How Made-In-India Defense Vehicles Have Evolved
India parades proudly, offering a glimpse of its defense vehicles on the 26th of January. Here are some of the defense vehicles we own and how they have evolved through the years.
Indian automakers like Mahindra & Tata Motors now dominate the military vehicle market. Previously, Jonga was the vehicle made in India that served in the armed services. The 1969 Nissan Patrol P60 & 4W73 (Nissan Carrier) were the forerunners of this model. The last Jongas were built in Jabalpur in 1999, but as of 2013, there were still 20,000 in use. If you want to know how people carriers and fighting vehicles developed in India between then and now, or how the country possesses a separate jet fighter & battle tank, read on!
Transport vehicles with practical uses
The Maruti Gypsy is the most well-known model of them. The Gypsy has been manufactured by Maruti Suzuki’s Gurugram facility since 1985 (now solely serving the Indian Armed Forces), and it is based on the extended wheelbase variant of the Suzuki Jimny SJ40/410. The Mahindra 550 DXB, a follow-up to the MM540 Jeep that succeeded the Jonga as it was phased out in 1999, and the Gypsy are both still in use.
Storme will take the place of Gypsy as tata safari’s go-to vehicle
The Tata Sumo & the upcoming Tata Safari Storme, which will replace the Gypsy, are only two of the many defense vehicles manufactured by Tata Motors. Mahindra also supplies the military with armored versions of the Mahindra Scorpio. The Indian Army also operates a wide variety of all-terrain vehicles (ATVs), including the Arctic Cat Alterra TBX 700, Polaris Sportsman 6×6, ATV, Polaris Ranger, & Polaris MRZR, among others.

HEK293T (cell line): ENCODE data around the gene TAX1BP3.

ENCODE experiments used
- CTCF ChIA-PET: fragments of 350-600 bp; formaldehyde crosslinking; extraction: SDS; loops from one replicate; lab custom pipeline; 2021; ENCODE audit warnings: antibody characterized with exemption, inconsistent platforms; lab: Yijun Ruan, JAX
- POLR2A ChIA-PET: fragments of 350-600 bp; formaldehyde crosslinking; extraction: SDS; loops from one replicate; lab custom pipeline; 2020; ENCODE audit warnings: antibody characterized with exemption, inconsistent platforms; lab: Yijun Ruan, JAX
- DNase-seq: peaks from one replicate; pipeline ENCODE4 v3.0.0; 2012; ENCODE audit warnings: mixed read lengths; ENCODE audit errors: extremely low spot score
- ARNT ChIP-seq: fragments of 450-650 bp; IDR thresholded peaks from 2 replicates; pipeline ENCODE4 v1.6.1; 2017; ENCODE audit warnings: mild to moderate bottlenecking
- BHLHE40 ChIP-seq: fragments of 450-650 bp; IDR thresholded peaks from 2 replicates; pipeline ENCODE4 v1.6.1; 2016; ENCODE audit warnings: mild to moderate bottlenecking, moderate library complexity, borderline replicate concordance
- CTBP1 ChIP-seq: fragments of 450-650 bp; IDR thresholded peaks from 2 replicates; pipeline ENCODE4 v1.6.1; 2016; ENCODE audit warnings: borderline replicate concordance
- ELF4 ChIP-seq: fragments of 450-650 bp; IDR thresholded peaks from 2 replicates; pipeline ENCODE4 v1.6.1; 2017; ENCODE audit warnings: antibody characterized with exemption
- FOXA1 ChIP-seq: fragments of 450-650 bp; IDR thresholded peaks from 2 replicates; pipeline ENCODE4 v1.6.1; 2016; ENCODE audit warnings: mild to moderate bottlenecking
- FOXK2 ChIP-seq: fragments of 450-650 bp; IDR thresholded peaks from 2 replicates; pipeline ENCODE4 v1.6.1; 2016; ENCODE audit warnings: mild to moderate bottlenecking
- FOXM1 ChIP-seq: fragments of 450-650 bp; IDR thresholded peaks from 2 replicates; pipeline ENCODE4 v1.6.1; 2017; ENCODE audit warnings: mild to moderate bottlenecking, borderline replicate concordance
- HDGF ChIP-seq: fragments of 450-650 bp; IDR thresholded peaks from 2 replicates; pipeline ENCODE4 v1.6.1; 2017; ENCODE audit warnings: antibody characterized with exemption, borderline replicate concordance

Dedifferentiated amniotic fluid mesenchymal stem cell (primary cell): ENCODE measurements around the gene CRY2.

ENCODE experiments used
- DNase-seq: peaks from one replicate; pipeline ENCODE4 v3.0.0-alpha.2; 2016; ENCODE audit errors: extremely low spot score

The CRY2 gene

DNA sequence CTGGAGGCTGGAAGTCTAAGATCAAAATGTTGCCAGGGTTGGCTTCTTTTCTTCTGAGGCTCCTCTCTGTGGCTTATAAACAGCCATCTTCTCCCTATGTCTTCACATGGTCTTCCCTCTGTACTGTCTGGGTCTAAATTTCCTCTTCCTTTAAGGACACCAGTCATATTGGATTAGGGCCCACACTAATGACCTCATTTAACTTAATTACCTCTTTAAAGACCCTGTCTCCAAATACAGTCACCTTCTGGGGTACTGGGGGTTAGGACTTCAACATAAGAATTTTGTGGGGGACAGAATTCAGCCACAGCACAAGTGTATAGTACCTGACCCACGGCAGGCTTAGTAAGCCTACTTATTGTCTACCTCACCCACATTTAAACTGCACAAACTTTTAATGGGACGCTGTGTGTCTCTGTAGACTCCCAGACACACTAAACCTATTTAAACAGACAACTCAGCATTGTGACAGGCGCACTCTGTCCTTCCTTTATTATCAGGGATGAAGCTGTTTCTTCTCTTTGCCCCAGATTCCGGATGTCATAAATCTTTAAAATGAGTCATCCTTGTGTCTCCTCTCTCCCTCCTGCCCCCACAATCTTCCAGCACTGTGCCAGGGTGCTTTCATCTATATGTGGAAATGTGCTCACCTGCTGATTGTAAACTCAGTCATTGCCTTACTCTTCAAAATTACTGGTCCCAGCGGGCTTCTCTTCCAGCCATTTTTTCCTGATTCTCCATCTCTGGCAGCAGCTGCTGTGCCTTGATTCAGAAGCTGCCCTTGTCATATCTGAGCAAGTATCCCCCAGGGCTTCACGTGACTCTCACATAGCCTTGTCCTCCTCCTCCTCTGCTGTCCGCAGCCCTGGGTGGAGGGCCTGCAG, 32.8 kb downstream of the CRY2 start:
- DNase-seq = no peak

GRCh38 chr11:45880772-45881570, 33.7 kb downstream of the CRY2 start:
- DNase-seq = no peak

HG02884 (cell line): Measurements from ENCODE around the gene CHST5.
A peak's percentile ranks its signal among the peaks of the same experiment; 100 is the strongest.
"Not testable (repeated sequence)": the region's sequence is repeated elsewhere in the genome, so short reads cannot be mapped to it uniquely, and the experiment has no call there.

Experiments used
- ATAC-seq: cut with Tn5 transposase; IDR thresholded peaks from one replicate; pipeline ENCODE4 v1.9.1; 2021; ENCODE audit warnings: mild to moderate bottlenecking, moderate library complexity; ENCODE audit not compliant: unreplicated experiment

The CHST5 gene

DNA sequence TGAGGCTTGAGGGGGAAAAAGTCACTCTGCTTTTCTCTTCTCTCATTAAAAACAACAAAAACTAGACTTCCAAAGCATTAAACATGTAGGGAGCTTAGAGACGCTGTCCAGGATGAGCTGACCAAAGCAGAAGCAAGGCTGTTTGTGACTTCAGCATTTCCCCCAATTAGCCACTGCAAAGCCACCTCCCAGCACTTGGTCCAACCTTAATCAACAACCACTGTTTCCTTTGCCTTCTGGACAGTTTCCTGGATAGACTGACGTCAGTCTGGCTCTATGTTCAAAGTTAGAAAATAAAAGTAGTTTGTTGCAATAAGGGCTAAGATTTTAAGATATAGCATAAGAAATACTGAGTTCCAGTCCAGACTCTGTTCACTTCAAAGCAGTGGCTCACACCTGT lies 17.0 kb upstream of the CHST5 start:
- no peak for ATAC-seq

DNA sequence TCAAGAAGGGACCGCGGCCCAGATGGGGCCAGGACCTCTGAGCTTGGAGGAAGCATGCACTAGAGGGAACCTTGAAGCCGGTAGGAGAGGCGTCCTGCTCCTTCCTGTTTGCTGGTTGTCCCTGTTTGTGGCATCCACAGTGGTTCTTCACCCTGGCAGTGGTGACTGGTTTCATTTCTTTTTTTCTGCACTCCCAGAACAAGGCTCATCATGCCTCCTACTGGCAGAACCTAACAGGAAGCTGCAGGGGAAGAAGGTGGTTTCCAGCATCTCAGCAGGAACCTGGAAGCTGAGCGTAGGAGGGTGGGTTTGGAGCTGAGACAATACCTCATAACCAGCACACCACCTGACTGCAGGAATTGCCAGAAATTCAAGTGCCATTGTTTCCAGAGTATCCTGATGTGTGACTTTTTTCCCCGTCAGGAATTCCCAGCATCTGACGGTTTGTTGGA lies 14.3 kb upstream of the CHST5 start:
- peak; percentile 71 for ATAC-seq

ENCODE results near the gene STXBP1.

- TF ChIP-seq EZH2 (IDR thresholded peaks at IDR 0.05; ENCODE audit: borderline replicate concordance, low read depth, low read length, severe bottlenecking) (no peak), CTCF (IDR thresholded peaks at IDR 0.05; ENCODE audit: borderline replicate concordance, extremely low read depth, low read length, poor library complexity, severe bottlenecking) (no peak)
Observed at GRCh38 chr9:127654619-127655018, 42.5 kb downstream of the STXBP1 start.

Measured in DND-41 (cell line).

New information has emerged on this front. New fighting vehicles were supplied to the Indian Army in Ladakh this past July. These Indian-built Quick Reaction Fighting Vehicles (QRFV) are touted as being more nimble and capable of operating in more precarious environments. When Tata Advanced Systems Limited (TASL) began producing and delivering wheeled armored combat-ready cars for the Indian armed forces in April of this year, it was a historic first for the Indian defense environment.
Tata Military Trucks
The 88 Wheeled Armoured Platform (WhAP) is the foundation upon which TASL and the Vehicles Research & Development Establishment (VRDE) of the Defense Research and Development Organization (DRDO) have constructed the military mobility vehicle. The Amphibious Infantry Combat Vehicle (Wheeled) developed by TASL is India’s first indigenously developed military vehicle. It is based on the WhAP 8×8.
Mahindra Marksman is a popular light combat vehicle since it is a small, bulletproof car that can carry up to six people. The vehicle can withstand attacks from both handguns and grenades. The Marksman has been mainly deployed in Kashmir to combat terrorism. The Marksman may also be spotted in Delhi and Mumbai, where he is stationed at high-security zones.
The Casspir, OFB Aditya, Mahindra Straton Plus, Mahindra Rakshak, and other Indian-made military vehicles are only a few of the many in use today. The length of the made-in-India vehicle lineup will grow significantly as a result of the development and manufacturing capabilities of indigenous manufacturers.